When asked about competition with Amazon, Donahoe said there was room for multiple winners in commerce, and Amazon is "fundamentally a retailer, whereas we're a technology platform that's an online marketplace and partner. What we do is partner with sellers: small, and some of the largest in the world, and we're helping them compete, and we will not compete with them," he said.

Selling on eBay a Cinch with Mobile
The voice of the seller may have been best represented at the event during the question section when someone who identified themselves as an executive with Leventhal and Co. said she'd "love to hear more about the individual sellers and what you're doing for them." She said she'd been a buyer and a seller and found the process cumbersome in selling, but said she hadn't sold on eBay in two years.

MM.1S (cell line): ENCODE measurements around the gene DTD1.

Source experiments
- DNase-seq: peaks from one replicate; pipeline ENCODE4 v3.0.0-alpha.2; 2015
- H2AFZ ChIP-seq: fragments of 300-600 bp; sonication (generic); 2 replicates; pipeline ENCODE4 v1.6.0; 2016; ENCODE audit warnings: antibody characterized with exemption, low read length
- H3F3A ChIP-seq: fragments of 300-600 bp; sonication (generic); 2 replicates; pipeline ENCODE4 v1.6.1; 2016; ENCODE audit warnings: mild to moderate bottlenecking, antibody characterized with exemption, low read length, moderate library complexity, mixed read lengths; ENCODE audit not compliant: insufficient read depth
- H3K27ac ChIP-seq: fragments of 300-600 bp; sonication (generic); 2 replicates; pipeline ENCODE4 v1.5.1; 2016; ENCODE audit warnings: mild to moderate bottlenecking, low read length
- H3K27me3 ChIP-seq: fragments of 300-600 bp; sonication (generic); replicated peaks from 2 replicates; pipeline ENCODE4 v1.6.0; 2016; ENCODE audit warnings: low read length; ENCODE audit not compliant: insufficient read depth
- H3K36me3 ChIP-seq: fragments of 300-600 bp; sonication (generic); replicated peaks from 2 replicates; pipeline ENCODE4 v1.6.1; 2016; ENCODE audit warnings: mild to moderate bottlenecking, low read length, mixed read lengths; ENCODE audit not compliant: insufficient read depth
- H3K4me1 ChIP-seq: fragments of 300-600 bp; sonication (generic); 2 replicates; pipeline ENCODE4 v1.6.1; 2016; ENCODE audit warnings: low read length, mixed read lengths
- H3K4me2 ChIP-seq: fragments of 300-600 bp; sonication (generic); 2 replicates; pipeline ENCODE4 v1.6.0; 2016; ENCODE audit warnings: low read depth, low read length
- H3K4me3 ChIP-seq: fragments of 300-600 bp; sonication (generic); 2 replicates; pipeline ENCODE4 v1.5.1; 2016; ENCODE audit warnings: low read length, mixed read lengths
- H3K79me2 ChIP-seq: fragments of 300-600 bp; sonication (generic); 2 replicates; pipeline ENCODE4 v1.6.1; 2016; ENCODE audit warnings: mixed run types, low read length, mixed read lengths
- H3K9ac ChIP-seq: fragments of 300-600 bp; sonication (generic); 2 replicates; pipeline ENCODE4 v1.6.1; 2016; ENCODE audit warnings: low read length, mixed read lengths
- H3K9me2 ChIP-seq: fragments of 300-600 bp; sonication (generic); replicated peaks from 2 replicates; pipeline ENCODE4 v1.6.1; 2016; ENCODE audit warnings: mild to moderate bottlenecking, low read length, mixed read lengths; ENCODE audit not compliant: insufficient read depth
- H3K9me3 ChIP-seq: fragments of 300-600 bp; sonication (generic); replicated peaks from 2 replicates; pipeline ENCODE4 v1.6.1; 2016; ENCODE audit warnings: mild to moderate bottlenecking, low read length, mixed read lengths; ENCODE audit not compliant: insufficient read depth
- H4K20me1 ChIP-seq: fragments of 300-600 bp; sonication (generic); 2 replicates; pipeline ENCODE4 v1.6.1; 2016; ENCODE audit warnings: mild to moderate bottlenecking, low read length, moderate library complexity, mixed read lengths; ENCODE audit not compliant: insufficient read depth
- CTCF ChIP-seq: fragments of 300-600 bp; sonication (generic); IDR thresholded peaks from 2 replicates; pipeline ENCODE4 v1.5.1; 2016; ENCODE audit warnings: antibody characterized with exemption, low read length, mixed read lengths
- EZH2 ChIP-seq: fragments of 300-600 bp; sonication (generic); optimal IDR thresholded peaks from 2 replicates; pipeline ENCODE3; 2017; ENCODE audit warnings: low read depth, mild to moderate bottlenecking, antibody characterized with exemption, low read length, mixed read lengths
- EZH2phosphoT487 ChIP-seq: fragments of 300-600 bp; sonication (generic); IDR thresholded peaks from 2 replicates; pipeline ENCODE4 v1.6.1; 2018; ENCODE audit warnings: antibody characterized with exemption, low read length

"Please, try today!" answered Donahoe. He then touted eBay's mobile selling app: "we're getting two million listings a week off mobile devices. So you have something you want to sell, you enter two fields, take a pic and boom, you're done."

Blumenstein couldn't let Donahoe go without asking about his view of the economy and the outcome of the election, given as both he and the Republican presidential candidate Mitt Romney were both veterans of management consulting firm Bain and Company.

Donahoe replied that his wife is an ambassador for President Obama, to the human rights council. "People ask, "who did you select?" I supported the president for one and one simple reason, which is that I like to sleep inside," he quipped.

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About the author:

Julia Wilkinson is the author of "The eBay Price Guide" (No Starch Press, 2006) and "eBay Top 100 Simplified Tips & Tricks" (Wiley, 2004-6). Her free "Yard Salers" newsletter is at available at YardSalers.net where you will also find her latest ebook, Flip It Again.